Sermon for Pentecost 19 2019

+In the name of the Father and of the Son and of the Holy Spirit. Amen.

In his Second Epistle to Timothy, the Apostle Paul encourages his young protégé to “be unfailing in patience” to “always be steady [and] endure suffering” for the sake of his ministry. Timothy could have had all of the skills we associate with effective ministry: a clear understanding of and passion for the Gospel, an engaging preaching style, a “thick skin” (a critical trait for a priest to have), but none of that would get the job done if he had not the patience to persevere. Perseverance, Paul knew, was the most important factor for a successful fisher of men.

I must admit that patience is not my most well-practiced skill. Let me explain what I mean, because I suspect there are at least a few here in the same boat, as it were. I think I have a fairly good amount of patience with people. This is important in my position because I deal with all sorts and conditions of people every day, each with a unique problem or concern. Most of these people (you people) are pretty easy to get on with, to love even. Sometimes people, no matter how much I love them, can be a bit annoying, especially to an introvert such as myself. But, I can be pretty patient with people.

I am not, however, patient with God. When I want some kind of help from on high, some affirmation of myself or some experience of consolation, I want it fairly quickly. Sometimes, deep down, I convince myself that I could do God’s job more efficiently than God does. Of course, that’s the kind of pride which preceded the fall, and which precedes my own embarrassing falls from time-to-time. I can be pretty patient in my relationships with each of you, I can even force myself to be patient in my relationship with people on the other end of the telephone line at the internet company or pension group helpline. Believe it or not, I’m getting more patient with people in the left turn lane who never want to go right when the light turns red. (I insist, at least two, and possibly three cars can legitimately make a left at that point, though my wife has a different opinion). All that said, though I’m getting more patient on those fronts, I have trouble being patient in my relationship with God.

I wonder if Jacob had that problem, too, and that’s why God decided to wrestle with him at Penu’el. You’ll remember that up to this point, Jacob had done pretty well at getting what he wanted, even if it meant being a little less than honest. Perhaps, Jacob needed to learn an important lesson which had heretofore been beyond him, namely, that the blessing of God, which once seemed so easily forthcoming due to Jacob’s cleverness would eventually require more persistence. Jacob’s struggle with the Lord at Penu’el would be realized by the nation of which he was the father, which had to fight to remain faithful, whose relationship with God would indeed become an extended struggle, as they strayed and wrestled with the sin that led them astray and, indeed, with the prophets whom God appointed to bring them back. God’s persistence in remaining faithful to Israel demanded that Israel itself show such persistence in maintaining its end of the relationship.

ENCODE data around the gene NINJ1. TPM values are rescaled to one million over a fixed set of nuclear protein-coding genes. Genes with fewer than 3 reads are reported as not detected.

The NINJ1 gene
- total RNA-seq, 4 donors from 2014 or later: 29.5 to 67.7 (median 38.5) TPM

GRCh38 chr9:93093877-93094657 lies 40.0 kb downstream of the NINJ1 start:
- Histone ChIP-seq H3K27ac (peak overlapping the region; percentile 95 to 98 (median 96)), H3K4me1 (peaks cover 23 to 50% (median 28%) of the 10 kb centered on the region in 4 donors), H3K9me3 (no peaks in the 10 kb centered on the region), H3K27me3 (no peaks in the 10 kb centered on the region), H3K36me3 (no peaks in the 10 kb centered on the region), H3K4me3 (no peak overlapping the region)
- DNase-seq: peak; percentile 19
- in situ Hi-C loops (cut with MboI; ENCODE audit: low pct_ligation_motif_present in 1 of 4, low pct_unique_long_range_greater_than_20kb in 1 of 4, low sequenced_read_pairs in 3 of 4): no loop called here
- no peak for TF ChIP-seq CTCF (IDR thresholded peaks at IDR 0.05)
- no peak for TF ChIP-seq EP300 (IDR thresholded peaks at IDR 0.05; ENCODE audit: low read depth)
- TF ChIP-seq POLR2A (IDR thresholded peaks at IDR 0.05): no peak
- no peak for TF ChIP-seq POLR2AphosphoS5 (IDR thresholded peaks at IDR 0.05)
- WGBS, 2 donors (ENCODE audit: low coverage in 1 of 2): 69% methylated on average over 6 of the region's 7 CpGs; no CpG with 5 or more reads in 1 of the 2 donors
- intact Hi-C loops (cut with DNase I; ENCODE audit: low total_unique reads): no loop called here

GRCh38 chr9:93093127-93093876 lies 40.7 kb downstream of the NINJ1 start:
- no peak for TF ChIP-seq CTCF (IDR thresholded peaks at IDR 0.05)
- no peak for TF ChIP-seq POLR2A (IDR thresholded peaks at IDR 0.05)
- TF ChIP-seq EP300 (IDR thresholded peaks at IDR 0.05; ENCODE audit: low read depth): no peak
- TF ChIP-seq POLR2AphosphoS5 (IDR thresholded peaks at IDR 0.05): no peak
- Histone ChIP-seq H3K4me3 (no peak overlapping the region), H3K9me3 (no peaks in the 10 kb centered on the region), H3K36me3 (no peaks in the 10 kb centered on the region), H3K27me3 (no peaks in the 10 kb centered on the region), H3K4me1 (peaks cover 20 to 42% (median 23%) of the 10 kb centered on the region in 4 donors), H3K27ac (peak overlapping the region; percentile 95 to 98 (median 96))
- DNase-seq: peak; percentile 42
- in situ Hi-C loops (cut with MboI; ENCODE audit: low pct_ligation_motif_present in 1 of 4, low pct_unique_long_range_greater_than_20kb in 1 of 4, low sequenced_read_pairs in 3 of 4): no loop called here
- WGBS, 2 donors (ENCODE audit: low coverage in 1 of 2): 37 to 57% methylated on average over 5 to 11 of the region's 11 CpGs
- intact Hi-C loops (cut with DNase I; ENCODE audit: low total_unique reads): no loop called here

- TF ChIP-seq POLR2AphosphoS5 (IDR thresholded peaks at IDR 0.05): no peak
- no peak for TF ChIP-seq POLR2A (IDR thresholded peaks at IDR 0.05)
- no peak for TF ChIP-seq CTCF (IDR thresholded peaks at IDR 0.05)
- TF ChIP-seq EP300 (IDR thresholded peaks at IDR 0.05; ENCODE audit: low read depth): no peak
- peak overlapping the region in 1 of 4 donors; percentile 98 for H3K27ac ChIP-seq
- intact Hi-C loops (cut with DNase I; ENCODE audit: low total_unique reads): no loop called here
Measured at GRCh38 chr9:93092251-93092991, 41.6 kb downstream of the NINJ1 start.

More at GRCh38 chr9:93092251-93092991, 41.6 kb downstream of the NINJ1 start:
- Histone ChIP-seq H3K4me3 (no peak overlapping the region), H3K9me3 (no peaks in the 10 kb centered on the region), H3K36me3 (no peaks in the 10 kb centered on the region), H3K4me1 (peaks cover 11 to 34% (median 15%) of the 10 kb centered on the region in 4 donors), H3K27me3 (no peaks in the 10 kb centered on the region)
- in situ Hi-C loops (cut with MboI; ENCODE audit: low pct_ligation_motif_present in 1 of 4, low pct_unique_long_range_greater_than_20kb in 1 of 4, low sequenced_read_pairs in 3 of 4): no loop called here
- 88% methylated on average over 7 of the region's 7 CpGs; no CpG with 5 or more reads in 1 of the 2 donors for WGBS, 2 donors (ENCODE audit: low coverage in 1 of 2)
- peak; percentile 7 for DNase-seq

Likewise, the widow in the parable from Luke is meant to stand as an example for believers who must remain persistent in prayer. Just like the children of Israel had to persevere in keeping the law, to wrestle with the powers that would prevent them, so too must the Christian wrestle with the pride and indolence which tears her away from maintaining her relationship with God—a relationship which requires the Christian to pray diligently, to read the scriptures faithfully, and to receive God’s Grace in the Eucharist regularly.

But persistence is not required only because sloth can creep up on our souls. Persistence is necessary because our expectations can sometimes lead to disappointment: when our prayer seems hollow and God seems not to answer, when our study of Holy Scripture seems to leave us with little inspiration, when the strength and consolation we once drew from the Sacrament seems to have ceased, as water ceases from a well that’s dried up.

Christian mystics, like St. Teresa of Avilla, whose feast day occurred this week, call this phenomenon “aridity”, which means “dried up”. We’ve all probably experienced this at one point or another. It can be discouraging, and it can elicit some unfortunate reactions if we’re not ready for it.

We can stop praying and reading the bible and receiving the Sacrament altogether. This is like assuming the oasis in the distance must be a mirage, so it’s better to sit down in the desert and dehydrate to death instead of venturing toward the potential life right in front of us.

Or, we can blame the Church. This has become a very popular way of avoiding the call to persevere.

The proper response, I think, is to keep praying and reading scripture and receiving the Sacrament. The proper response is to keep at it. You’ll make it to that oasis in the desert eventually. You’ll experience Grace and consolation eventually. Don’t let discouragement get hold and decide to just pack it in. Keep at it, and in the end the struggle will seem a distant memory compared to the abiding peace we can experience in Christ Jesus, in this world and the next.

+In the name of the Father and of the Son and of the Holy Spirit. Amen.